CALTRANS Tries To Correct Notorious Traffic Bottleneck
Tuesday, November 13, 2012
SAN DIEGO Politicians and road builders today came to the Nordahl Bridge over Highway 78 to celebrate the opening of the new span, which cost $41 million. It's part of a larger project aimed at improving one of San Diego County's worst traffic bottlenecks.
Lanes were added to the Nordahl Bridge in San Marcos in an effort to improve a part of Highway 78 that's famous for traffic pileups.
The Nordahl exit has been the source of daily traffic backups because motorists have such a difficult time exiting there. The intersection is near a large shopping area and a new hospital that employs 2,000 people.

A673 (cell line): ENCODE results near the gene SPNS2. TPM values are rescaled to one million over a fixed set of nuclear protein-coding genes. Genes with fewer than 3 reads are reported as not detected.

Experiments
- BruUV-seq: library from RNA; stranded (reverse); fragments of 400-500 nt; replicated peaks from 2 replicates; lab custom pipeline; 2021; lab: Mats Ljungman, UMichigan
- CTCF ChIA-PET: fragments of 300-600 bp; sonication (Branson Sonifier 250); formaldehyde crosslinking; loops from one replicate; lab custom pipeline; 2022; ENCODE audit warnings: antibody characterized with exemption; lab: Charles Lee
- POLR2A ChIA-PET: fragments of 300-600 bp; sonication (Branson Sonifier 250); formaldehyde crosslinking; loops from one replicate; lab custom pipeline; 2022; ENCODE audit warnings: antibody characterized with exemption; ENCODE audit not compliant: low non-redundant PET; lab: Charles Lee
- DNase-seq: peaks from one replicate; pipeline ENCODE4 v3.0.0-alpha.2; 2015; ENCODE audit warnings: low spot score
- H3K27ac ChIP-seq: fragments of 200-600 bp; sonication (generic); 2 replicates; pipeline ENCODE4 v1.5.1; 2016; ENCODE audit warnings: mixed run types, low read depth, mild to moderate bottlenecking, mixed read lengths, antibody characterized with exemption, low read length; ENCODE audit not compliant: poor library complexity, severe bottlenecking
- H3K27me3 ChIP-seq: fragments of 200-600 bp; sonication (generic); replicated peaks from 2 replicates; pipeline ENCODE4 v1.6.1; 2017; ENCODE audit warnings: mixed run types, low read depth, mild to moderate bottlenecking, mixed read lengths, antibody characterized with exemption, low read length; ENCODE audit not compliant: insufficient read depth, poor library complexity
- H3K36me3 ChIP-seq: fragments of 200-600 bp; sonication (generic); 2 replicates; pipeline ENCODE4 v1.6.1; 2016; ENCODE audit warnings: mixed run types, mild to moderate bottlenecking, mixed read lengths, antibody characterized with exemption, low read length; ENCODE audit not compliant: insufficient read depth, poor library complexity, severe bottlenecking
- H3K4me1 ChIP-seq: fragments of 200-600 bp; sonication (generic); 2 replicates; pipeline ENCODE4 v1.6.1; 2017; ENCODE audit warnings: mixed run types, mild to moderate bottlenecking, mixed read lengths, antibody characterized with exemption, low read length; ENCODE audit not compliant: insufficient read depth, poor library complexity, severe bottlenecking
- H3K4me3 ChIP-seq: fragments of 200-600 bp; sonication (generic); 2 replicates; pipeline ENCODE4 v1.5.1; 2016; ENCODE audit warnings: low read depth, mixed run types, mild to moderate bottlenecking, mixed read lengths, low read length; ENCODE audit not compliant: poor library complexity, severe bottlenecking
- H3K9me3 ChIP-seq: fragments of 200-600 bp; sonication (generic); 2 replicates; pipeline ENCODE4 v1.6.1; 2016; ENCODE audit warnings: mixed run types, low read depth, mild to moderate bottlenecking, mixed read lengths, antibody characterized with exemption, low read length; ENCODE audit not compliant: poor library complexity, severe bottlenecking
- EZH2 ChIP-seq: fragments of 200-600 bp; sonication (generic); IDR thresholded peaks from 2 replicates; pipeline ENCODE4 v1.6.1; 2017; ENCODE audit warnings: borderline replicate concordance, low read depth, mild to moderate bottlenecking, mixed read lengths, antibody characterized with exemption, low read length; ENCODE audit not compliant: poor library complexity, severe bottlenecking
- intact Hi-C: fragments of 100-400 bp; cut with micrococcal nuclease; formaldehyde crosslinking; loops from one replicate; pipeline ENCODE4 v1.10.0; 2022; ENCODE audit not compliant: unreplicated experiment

So CALTRANS has replaced the bridge and made several other improvements.
"The project provides for more lanes on the bridge itself," said Bill Figge, a planning director for CALTRANS in San Diego. "It also provides additional lanes on the on and off ramps."
Gerald Bracht, the director of the Palomar Medical Center, said traffic mitigation has become even more important with the location of his new hospital. He said he doesn't want ambulances stuck in traffic and unable to bring critically injured people to the ER.
San Marcos Mayor Jim Desmond said he's pleased by the progress.
"It's hopefully going to help alleviate some of the parking lot that we call the Highway 78 here," he said.
The ultimate conclusion of this story is expected to be a widening of Highway 78 itself. During rush hour, the highway is one of San Diego County's most congested freeways. San Diego's Regional Transportation Plan calls for the addition of two carpool lanes to Highway 78 in the next 10 years.
That plan, however, is being challenged in court for putting freeway expansion ahead of mass transit projects.
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